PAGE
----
Its EAE, but interesting nevertheless
Xanthus' Symadex Demonstrates Ability to Increase Spinal Cord Remyelination in Multiple Sclerosis Model 12 December 2007
Xanthus Pharmaceuticals, Inc. today presented preclinical data further supporting the potential for Symadex™ to reverse the clinical and pathological signs of multiple sclerosis (MS), including new data demonstrating increased spinal cord remyelination. The study was presented by Dr. Stephen J. Karlik, Ph.D., Professor of Diagnostic Radiology at the University of Western Ontario, London, Ontario and researchers from Xanthus at a meeting of the Multiple Sclerosis Society of Canada in Banff, Canada.
Using an animal model of experimental autoimmune encephalomyelistis (EAE) designed to replicate MS, Dr. Karlik studied the efficacy of Symadex in both acute and chronic phases of the disease. While treatment with Symadex in this study attenuated acute EAE, it prevented chronic disease. Importantly, in chronic disease Symadex also demonstrated a statistically significant ability to reverse clinical signs of EAE, including perivascular inflammation, myelitis (inflammation of the spinal cord resulting in a loss of its ability to transmit nerve impulses) and demyelination (the loss of myelin, a protective coating of the nerve fibers, that can lead to impaired bodily functions).
Of significant note, Symadex also increased spinal cord remyelination (the repair of damaged myelin) in the study. Myelin repair occurs spontaneously in MS, but happens very slowly. Identifying ways to speed the healing process is an important component in finding an effective treatment for MS. In the study, remyelination was determined after four weeks of treatment by a blinded observer who measured the size of all lesions and the amount remyelinated in all sections of the animal.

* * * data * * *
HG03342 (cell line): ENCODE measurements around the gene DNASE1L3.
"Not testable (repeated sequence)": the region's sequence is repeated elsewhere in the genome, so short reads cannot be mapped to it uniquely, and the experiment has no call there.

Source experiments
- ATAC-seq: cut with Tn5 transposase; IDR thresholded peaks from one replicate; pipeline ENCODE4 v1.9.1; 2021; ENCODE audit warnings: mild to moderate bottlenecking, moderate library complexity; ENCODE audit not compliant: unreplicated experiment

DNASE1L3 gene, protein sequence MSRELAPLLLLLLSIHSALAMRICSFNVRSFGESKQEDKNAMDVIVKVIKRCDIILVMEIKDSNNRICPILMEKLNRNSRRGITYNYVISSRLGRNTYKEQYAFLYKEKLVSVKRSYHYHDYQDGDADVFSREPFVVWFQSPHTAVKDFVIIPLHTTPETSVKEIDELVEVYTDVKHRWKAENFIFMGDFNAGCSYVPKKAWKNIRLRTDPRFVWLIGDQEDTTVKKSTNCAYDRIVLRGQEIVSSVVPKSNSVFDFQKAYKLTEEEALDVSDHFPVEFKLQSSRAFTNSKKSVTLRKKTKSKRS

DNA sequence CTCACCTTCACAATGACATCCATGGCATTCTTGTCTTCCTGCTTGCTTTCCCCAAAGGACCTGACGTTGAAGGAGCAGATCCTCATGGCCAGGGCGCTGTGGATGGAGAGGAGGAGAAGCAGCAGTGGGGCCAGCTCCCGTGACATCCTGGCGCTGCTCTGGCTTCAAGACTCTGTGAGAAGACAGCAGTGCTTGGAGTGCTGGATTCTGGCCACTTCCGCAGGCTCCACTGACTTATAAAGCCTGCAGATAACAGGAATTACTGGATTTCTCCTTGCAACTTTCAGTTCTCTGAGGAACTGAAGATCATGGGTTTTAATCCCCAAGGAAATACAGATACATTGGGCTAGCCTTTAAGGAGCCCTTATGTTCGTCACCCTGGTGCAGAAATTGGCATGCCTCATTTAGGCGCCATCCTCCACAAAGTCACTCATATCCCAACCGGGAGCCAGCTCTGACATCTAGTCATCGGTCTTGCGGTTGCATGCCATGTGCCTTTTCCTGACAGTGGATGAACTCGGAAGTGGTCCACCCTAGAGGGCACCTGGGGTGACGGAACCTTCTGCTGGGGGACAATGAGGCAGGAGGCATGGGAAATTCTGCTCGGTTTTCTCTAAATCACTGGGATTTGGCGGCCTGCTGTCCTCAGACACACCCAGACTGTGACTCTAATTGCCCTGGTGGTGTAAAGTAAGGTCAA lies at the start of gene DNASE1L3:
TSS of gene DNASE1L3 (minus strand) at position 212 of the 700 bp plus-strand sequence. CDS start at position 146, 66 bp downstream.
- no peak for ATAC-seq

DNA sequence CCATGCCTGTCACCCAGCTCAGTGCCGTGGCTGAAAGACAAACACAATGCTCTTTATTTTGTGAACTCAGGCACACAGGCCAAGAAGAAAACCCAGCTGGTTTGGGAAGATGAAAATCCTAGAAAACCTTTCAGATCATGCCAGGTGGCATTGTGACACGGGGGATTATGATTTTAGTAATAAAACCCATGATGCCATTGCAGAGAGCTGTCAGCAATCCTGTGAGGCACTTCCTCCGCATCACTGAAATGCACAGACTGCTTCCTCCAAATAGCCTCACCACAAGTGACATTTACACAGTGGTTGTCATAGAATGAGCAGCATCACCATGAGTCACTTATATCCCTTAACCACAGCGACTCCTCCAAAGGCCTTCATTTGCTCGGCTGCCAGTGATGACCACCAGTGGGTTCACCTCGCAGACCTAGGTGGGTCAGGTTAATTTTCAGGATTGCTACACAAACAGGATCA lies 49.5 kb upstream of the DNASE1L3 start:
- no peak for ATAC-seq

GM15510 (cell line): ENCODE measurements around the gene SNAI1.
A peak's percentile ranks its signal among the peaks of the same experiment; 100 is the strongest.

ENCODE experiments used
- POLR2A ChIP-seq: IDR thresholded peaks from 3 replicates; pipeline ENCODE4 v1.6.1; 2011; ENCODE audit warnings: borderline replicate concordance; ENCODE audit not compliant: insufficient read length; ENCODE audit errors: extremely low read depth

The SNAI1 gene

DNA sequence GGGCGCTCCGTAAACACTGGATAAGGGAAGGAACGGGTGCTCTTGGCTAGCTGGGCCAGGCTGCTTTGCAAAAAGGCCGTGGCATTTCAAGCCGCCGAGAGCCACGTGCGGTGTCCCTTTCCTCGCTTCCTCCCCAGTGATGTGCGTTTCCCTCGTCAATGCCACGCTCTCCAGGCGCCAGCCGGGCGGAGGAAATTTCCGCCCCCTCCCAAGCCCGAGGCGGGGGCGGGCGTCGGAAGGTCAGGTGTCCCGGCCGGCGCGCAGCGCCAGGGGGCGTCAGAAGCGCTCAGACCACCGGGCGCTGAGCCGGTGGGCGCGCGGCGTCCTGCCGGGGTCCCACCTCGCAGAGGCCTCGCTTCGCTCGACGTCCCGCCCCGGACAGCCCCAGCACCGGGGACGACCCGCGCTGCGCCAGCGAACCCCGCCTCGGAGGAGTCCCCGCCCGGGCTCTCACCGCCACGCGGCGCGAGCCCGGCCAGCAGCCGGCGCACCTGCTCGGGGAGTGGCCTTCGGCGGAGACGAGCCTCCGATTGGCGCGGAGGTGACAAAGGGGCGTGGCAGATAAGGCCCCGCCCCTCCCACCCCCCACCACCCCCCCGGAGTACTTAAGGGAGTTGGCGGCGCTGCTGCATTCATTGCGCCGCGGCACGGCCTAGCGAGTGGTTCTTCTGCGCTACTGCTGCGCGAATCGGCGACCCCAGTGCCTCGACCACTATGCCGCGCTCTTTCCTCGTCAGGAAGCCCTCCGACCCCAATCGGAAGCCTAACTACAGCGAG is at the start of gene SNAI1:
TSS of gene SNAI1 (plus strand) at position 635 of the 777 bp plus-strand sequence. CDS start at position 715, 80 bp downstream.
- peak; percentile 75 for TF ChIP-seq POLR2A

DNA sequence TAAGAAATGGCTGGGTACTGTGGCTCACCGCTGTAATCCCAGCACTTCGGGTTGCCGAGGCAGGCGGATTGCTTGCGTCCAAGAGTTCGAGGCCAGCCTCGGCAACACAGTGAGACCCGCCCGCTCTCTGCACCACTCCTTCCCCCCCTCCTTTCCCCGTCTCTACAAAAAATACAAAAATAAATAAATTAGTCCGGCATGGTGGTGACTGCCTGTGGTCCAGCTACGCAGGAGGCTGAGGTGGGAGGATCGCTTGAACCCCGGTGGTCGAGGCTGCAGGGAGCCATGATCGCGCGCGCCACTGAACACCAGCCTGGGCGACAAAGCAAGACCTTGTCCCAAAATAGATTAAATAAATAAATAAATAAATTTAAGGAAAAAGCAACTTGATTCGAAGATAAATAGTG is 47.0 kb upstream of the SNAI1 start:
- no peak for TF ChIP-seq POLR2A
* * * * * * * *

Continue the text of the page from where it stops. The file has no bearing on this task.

The study also builds on prior data demonstrating Symadex’s novel mechanism of action, which is believed to directly target macrophages and monocytes, key cells responsible for driving the autoimmune response.
“This study adds to the growing body of work supporting the ability of Symadex to prevent and reverse chronic disease in the animal model of multiple sclerosis,” said Dr. Karlick. “The newly observed evidence of remyelination is noteworthy and warrants additional study.”
“Repeated studies of Symadex continue to support the promise of the candidate,” said Richard T. Dean, Ph.D, Xanthus’s Chief Executive Officer. “We remain on track to initiate a human proof-of-concept study in autoimmune disease in 2008 and believe the data on remyelination enhances the partnering opportunities for Symadex™.”
Symadex (formerly C-1311) is the lead compound in clinical development from a new series of agents, the imidazoacridinones, which have shown in vitro to be potent and selective FLT3 receptor tyrosine kinase inhibitors. Symadex is currently in a Phase 2 study for women with metastatic breast cancer, and has the potential to be active in hematological malignancies. Xanthus is also exploring the use of Symadex and follow-on compounds for the treatment of a number of autoimmune diseases, such as multiple sclerosis and inflammatory bowel disease. Early preclinical data has shown encouraging signs of activity in models of autoimmune disease. Given the compound's safety profile and oral availability, Xanthus believes Symadex represents an exciting drug opportunity. Further preclinical studies are currently being conducted, after which the Company expects to enter clinical development.
Source: Xanthus Pharmaceuticals, Inc. (12/12/07)